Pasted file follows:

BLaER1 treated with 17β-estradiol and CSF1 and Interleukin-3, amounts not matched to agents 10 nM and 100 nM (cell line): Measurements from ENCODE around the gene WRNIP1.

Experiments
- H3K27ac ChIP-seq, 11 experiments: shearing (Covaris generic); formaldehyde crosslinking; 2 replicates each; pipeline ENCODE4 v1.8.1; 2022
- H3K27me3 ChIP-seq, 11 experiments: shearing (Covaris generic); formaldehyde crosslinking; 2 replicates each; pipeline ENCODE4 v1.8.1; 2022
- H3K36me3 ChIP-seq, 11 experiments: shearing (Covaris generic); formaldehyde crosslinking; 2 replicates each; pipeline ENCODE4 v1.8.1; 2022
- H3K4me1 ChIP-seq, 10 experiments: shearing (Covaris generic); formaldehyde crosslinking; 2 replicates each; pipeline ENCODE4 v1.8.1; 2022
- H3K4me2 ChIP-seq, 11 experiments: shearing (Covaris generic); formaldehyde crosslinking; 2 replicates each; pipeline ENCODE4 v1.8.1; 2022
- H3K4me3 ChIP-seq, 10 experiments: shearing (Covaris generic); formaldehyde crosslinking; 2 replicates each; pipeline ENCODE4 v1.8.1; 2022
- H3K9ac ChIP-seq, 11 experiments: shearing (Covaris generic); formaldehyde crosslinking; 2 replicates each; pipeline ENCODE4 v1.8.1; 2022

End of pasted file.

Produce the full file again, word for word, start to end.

BLaER1 treated with 17β-estradiol and CSF1 and Interleukin-3, amounts not matched to agents 10 nM and 100 nM (cell line): Measurements from ENCODE around the gene WRNIP1.

Experiments
- H3K27ac ChIP-seq, 11 experiments: shearing (Covaris generic); formaldehyde crosslinking; 2 replicates each; pipeline ENCODE4 v1.8.1; 2022
- H3K27me3 ChIP-seq, 11 experiments: shearing (Covaris generic); formaldehyde crosslinking; 2 replicates each; pipeline ENCODE4 v1.8.1; 2022
- H3K36me3 ChIP-seq, 11 experiments: shearing (Covaris generic); formaldehyde crosslinking; 2 replicates each; pipeline ENCODE4 v1.8.1; 2022
- H3K4me1 ChIP-seq, 10 experiments: shearing (Covaris generic); formaldehyde crosslinking; 2 replicates each; pipeline ENCODE4 v1.8.1; 2022
- H3K4me2 ChIP-seq, 11 experiments: shearing (Covaris generic); formaldehyde crosslinking; 2 replicates each; pipeline ENCODE4 v1.8.1; 2022
- H3K4me3 ChIP-seq, 10 experiments: shearing (Covaris generic); formaldehyde crosslinking; 2 replicates each; pipeline ENCODE4 v1.8.1; 2022
- H3K9ac ChIP-seq, 11 experiments: shearing (Covaris generic); formaldehyde crosslinking; 2 replicates each; pipeline ENCODE4 v1.8.1; 2022